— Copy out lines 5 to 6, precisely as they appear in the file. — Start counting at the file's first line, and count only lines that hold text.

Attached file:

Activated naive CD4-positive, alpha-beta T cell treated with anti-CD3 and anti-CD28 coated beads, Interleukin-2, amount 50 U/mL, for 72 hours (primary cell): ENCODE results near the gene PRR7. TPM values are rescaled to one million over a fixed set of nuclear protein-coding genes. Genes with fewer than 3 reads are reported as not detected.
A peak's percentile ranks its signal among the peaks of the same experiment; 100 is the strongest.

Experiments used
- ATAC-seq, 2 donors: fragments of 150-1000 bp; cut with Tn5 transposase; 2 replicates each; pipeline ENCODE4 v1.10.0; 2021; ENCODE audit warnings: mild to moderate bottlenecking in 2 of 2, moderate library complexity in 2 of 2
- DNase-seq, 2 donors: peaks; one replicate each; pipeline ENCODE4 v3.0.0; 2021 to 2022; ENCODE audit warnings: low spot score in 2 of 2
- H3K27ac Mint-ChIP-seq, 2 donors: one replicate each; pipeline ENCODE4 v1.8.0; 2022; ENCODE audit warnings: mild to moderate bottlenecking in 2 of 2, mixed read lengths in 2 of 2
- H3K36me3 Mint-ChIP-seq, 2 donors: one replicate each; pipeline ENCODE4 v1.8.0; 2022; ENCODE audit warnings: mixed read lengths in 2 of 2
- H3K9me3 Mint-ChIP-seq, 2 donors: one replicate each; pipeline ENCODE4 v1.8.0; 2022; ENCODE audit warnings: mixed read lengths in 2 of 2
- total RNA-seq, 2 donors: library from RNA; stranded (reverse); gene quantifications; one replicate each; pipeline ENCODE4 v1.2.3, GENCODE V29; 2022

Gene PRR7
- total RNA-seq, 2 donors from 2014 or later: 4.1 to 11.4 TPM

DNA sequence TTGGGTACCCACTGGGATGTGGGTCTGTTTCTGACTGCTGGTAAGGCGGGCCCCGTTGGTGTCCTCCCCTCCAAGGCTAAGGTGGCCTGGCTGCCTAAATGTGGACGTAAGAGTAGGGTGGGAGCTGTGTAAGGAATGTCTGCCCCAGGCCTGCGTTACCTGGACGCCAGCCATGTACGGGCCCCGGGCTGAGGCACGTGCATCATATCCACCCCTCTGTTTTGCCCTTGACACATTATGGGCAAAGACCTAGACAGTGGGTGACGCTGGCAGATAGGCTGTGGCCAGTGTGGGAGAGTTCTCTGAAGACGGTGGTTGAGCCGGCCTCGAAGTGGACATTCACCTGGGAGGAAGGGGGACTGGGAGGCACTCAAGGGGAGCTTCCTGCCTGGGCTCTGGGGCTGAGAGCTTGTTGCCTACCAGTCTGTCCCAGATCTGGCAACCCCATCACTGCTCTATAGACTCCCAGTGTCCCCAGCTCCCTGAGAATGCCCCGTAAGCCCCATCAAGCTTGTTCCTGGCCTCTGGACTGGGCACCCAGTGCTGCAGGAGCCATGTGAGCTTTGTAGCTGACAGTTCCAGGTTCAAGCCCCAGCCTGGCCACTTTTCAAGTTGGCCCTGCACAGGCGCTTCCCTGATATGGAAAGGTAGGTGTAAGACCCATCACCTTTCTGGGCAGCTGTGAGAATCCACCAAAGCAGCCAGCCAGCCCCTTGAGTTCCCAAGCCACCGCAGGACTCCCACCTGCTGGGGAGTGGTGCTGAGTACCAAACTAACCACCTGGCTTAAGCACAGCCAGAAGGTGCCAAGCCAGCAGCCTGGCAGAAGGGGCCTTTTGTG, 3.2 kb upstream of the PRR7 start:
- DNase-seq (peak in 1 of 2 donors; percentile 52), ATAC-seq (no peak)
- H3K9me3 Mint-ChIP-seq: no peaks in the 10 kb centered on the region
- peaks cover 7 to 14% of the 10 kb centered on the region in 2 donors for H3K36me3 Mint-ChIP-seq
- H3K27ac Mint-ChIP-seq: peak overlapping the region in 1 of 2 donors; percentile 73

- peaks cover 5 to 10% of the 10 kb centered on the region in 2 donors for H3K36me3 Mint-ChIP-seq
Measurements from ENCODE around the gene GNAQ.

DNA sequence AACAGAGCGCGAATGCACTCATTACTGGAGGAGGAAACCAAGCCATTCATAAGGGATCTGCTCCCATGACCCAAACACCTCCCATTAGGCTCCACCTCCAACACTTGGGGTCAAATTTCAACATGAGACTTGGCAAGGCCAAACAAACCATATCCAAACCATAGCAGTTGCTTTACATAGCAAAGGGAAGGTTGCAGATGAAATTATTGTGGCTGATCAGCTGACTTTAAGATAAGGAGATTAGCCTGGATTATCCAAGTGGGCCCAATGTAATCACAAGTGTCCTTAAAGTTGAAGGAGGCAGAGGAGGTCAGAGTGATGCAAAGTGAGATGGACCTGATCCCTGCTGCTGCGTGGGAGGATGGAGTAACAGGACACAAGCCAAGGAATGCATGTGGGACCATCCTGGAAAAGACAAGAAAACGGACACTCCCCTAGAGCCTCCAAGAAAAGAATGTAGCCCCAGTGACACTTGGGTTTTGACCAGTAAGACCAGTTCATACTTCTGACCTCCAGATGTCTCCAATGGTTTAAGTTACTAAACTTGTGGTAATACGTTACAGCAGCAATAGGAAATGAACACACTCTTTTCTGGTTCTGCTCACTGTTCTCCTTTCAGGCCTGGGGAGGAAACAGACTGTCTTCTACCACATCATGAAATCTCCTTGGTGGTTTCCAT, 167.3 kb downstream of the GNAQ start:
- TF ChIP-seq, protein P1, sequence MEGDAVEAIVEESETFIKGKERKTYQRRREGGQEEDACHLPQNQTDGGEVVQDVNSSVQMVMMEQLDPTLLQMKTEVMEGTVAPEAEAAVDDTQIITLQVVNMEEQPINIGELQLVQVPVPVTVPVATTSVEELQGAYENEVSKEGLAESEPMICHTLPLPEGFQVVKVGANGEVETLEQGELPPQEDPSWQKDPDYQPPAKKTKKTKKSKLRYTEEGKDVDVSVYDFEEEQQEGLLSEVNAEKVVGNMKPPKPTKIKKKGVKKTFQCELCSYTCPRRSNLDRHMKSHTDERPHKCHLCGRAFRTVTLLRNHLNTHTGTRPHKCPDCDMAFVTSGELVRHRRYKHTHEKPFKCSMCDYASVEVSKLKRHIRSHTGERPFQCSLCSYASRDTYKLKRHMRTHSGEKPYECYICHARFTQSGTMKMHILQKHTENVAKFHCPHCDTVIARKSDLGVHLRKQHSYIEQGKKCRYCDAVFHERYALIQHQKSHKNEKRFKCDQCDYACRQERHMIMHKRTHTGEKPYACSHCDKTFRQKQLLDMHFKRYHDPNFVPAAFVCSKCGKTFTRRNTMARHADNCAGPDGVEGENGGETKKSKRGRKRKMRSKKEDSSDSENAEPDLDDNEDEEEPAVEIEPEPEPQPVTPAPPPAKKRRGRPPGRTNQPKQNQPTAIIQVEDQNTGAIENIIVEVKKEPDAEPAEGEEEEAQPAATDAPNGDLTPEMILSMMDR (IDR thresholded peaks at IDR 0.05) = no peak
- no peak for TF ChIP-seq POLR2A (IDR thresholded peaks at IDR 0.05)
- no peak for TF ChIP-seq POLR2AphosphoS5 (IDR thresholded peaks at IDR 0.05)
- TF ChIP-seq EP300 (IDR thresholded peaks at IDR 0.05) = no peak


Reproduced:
- DNase-seq, 2 donors: peaks; one replicate each; pipeline ENCODE4 v3.0.0; 2021 to 2022; ENCODE audit warnings: low spot score in 2 of 2
- H3K27ac Mint-ChIP-seq, 2 donors: one replicate each; pipeline ENCODE4 v1.8.0; 2022; ENCODE audit warnings: mild to moderate bottlenecking in 2 of 2, mixed read lengths in 2 of 2